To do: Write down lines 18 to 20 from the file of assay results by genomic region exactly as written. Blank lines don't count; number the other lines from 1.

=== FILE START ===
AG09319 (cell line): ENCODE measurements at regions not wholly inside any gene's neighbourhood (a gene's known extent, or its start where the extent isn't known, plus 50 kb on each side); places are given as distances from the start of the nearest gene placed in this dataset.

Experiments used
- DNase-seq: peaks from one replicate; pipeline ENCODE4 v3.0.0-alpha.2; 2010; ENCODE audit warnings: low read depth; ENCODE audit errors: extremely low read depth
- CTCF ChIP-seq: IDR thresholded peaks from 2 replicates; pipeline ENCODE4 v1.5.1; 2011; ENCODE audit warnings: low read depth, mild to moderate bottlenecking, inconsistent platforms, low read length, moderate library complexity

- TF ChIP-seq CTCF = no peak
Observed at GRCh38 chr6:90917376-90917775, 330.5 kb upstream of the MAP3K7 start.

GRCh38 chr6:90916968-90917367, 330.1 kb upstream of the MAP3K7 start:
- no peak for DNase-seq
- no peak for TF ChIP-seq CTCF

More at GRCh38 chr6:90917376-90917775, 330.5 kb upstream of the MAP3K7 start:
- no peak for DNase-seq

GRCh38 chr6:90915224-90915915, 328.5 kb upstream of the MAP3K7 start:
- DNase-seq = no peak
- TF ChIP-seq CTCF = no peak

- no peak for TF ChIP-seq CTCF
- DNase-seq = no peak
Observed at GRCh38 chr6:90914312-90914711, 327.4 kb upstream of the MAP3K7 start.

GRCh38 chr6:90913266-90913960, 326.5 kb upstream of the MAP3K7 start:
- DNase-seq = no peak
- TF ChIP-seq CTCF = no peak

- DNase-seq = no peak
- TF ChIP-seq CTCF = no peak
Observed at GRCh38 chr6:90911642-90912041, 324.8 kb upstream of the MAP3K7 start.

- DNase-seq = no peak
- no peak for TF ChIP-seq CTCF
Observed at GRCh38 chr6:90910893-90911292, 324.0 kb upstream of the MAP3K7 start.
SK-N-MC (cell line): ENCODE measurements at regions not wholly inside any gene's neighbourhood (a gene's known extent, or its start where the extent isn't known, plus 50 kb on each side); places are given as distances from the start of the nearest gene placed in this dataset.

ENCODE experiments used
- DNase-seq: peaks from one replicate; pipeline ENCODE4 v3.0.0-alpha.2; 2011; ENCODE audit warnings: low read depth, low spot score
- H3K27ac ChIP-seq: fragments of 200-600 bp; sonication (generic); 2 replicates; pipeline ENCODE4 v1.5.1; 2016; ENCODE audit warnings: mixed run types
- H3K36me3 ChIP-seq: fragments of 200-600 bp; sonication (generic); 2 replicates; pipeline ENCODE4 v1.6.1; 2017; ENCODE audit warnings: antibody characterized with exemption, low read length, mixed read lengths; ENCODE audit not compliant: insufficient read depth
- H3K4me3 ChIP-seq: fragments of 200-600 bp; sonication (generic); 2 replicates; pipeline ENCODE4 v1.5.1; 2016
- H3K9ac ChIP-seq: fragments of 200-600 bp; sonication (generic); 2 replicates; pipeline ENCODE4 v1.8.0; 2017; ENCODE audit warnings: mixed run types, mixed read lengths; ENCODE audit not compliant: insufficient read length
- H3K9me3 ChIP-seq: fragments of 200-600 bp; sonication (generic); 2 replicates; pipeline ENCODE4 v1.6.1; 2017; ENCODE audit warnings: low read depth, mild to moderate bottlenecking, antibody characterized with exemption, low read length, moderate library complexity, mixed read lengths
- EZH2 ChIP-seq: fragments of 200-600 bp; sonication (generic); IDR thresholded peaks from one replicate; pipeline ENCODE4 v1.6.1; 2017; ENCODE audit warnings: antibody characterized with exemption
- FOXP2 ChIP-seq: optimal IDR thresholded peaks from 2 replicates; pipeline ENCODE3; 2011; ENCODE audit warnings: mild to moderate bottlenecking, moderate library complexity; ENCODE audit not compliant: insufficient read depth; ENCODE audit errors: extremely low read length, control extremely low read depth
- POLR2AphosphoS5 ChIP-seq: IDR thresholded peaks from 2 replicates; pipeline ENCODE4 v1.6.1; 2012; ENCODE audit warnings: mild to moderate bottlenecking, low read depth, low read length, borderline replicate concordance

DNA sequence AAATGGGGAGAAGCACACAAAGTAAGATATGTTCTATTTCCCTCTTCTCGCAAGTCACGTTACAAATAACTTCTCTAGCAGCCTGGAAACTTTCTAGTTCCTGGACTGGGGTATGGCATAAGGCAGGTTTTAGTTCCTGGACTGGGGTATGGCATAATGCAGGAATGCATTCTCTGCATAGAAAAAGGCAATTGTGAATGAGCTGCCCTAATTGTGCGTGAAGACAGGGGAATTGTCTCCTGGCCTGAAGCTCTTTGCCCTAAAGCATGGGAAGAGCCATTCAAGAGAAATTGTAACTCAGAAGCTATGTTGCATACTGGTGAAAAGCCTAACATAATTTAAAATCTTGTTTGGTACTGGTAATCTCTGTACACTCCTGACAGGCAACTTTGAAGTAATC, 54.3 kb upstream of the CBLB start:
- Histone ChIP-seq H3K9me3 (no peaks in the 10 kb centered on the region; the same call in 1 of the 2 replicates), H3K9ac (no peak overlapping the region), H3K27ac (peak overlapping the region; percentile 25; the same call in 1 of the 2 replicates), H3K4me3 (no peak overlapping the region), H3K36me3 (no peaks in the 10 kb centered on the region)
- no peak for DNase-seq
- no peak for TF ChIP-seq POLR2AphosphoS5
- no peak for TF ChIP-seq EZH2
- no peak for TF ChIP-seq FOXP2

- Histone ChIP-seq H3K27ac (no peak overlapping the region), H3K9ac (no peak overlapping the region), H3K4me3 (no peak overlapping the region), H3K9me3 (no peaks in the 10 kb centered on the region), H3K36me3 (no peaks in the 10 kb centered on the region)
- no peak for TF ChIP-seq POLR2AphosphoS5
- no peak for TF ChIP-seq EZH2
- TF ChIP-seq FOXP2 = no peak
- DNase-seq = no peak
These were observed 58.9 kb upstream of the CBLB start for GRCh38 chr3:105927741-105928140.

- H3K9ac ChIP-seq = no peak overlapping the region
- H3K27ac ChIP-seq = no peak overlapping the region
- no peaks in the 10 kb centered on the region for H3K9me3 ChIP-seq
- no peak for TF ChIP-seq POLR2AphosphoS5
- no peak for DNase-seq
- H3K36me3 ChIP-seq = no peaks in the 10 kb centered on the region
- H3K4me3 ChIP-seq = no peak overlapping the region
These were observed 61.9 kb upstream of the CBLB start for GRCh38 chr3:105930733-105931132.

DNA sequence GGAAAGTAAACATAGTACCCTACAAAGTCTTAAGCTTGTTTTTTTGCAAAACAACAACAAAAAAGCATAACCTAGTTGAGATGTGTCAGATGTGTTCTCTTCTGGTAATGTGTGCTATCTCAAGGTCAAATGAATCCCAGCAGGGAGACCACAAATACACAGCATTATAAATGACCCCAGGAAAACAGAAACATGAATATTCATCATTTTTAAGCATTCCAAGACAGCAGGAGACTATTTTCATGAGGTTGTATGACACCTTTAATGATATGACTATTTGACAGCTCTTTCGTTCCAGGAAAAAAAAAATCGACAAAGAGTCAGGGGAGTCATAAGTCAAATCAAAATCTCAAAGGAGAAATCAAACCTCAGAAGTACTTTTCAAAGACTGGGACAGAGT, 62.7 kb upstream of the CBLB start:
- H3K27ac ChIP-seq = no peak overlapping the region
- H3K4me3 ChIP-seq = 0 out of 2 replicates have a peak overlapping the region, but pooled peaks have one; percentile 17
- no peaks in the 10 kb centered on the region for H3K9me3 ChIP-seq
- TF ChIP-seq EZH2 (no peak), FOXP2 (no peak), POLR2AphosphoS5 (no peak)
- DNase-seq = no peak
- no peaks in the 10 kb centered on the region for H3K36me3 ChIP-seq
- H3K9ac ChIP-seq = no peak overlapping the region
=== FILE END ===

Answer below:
GRCh38 chr6:90913266-90913960, 326.5 kb upstream of the MAP3K7 start:
- DNase-seq = no peak
- TF ChIP-seq CTCF = no peak